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Setting up a non-resident bank account in Korea, was it this inefficient and difficult?; Jz Did It!


For more details, please feel free to reach out at jz@taxjz.com or If you would like a consultation with an English-speaking Consultant/Accountant in Korea, please schedule a call at: Schedule a Call with Jz


As a non-resident (American, individual) who is one of my clients looking to bring in funds domestically for the exercise of stock options in a listed company, I visited commercial banks. Before visiting, I contacted 2-3 bank branches to inquire about the possibility of opening an account, but all eventually gave up (rejected?). An old bank connection, a branch in Gangnam, showed a positive response, so I received a notarized and apostilled power of attorney from the US via DHL, and finally submitted the application around 2:30 PM at the bank. The power of attorney was pre-reviewed by the bank officer in charge, so there were no issues with the process, and I waited about 1 hour and 10 minutes to receive the bank book. During this time, our Ms. Kim XX, the associate, did nothing else but fill in the blanks on the forms for this 70 minutes. Occasionally, he would ask for the agent's name and signature and mark a tiny box...


Although the original power of attorney with notarization and apostille was submitted, all other required documents (such as passport and my Korean ID) were copies. Going through this process made me feel like banks in South Korea are as alienated from digitization and online integration as the judiciary or as if they are living like aliens (Japanese?) who ignore the flow of the world. I doubt whether this kind of administrative procedure is correct, whether it's really for the anti-money laundering laws they speak of or if it's just a ploy to find loopholes (to escape scrutiny), or if they complicate administrative work to keep bank employees' jobs more complex.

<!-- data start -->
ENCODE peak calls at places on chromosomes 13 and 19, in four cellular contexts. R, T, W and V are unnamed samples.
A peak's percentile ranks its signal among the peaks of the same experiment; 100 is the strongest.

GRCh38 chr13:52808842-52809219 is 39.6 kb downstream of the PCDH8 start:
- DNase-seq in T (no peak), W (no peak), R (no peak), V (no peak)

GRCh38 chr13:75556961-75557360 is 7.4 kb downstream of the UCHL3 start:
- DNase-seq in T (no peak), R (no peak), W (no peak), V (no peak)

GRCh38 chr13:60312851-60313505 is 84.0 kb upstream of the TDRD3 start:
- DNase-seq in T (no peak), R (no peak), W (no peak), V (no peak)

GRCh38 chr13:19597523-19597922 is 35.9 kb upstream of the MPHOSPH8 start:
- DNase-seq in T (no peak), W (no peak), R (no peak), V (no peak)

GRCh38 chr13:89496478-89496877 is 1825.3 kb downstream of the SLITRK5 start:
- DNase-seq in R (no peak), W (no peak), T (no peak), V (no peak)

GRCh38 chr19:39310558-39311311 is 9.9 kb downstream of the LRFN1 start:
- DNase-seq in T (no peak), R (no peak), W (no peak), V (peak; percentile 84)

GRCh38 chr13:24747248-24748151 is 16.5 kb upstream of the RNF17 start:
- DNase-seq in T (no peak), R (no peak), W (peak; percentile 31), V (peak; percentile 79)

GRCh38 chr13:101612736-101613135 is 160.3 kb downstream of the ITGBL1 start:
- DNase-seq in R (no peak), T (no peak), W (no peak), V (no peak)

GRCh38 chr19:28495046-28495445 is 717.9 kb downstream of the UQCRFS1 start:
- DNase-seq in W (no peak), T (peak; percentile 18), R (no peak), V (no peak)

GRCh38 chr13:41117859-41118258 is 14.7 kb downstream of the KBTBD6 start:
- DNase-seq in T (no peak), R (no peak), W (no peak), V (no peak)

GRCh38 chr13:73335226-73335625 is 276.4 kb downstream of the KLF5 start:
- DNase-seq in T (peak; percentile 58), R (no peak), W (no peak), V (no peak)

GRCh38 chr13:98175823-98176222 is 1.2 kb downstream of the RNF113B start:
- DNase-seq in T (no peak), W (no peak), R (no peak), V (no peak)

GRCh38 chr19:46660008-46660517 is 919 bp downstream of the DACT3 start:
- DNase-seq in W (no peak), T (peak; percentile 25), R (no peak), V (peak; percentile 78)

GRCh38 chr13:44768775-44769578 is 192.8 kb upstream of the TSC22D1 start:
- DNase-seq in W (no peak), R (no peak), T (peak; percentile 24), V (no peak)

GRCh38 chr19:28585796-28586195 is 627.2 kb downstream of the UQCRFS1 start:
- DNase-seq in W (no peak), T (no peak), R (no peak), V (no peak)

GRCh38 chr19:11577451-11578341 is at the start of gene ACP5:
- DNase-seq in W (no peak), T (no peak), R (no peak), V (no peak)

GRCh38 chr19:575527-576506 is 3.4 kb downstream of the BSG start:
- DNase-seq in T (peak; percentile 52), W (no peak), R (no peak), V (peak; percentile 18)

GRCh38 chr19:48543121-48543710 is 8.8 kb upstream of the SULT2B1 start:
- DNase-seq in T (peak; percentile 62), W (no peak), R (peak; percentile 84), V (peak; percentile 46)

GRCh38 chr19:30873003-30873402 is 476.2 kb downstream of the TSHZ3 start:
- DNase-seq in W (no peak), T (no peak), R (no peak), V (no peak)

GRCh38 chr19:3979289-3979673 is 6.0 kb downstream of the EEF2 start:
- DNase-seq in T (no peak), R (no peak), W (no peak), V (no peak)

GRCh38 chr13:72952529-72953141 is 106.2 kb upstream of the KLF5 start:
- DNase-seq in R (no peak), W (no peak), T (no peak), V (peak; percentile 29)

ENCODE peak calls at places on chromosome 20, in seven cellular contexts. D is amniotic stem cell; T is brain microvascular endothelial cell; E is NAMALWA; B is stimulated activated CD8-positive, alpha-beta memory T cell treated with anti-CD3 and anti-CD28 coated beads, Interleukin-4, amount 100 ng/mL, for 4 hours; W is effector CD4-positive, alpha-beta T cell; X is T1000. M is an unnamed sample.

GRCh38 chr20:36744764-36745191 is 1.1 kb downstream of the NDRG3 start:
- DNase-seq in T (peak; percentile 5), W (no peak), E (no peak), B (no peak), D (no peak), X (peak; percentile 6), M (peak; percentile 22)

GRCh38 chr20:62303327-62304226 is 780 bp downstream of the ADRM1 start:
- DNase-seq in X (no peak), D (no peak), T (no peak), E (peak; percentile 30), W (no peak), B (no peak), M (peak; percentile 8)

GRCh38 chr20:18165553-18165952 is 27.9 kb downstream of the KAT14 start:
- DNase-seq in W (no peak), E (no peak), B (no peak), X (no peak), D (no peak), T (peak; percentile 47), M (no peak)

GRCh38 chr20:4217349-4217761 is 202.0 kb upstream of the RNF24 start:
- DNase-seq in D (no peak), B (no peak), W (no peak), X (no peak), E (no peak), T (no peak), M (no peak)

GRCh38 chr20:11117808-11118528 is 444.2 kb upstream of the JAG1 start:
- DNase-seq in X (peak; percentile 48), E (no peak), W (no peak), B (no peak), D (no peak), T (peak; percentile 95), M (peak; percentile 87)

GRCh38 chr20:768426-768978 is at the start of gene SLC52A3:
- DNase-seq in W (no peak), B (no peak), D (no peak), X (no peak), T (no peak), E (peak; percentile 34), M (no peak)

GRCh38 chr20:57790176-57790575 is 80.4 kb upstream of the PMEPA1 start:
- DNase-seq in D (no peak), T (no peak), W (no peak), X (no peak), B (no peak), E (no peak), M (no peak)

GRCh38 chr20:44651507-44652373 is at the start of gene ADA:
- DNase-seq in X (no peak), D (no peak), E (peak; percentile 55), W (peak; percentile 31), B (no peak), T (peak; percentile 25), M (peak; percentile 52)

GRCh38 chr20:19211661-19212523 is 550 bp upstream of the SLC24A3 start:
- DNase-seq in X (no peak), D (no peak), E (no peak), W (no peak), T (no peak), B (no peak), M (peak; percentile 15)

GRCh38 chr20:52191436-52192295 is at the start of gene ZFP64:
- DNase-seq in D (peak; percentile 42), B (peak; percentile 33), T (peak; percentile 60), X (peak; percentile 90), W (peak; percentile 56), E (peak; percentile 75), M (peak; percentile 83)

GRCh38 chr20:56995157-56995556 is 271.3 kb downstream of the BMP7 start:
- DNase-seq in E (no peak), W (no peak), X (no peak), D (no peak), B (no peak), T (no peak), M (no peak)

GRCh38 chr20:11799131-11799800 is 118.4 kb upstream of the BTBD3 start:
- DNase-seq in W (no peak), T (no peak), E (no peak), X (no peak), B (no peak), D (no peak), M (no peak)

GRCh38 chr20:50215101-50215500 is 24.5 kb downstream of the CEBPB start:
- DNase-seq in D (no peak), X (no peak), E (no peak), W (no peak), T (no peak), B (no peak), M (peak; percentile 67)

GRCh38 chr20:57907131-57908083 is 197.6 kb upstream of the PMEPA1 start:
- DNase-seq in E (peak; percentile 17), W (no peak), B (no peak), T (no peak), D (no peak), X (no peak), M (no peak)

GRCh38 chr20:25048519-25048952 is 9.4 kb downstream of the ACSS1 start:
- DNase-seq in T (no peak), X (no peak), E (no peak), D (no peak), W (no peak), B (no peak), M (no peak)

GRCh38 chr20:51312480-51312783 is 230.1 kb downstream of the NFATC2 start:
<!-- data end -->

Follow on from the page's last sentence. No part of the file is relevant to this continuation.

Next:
I can't understand why they create such archaic, inefficient, bizarre forms and procedures that increase the financial costs for banks and torment both citizens and foreign investors. Banks were one of the best jobs in the 1980s, sweeping up all the smart talent, but nearly half a century later, they have shown no sign of progress. Jz has been learning and experiencing bank work thoroughly from the position of an underling since 1981. The only development has been shifting from stamping and signing on paper forms to saving forms on tablet PCs for electronic signatures.

The Financial Supervisory Service, Bank of Korea, and government authorities should reflect on what they have done in front of Korea's economic development and strive humbly with our young talents to provide foreign investors and citizens with affordable financial costs and prompt services. Our financial system should allow everyone in the world to open all kinds of financial accounts, including securities accounts, online. If this happens, Jz might lose his job, but Korea could be reborn as the sole financial hub in Far-east Asia.


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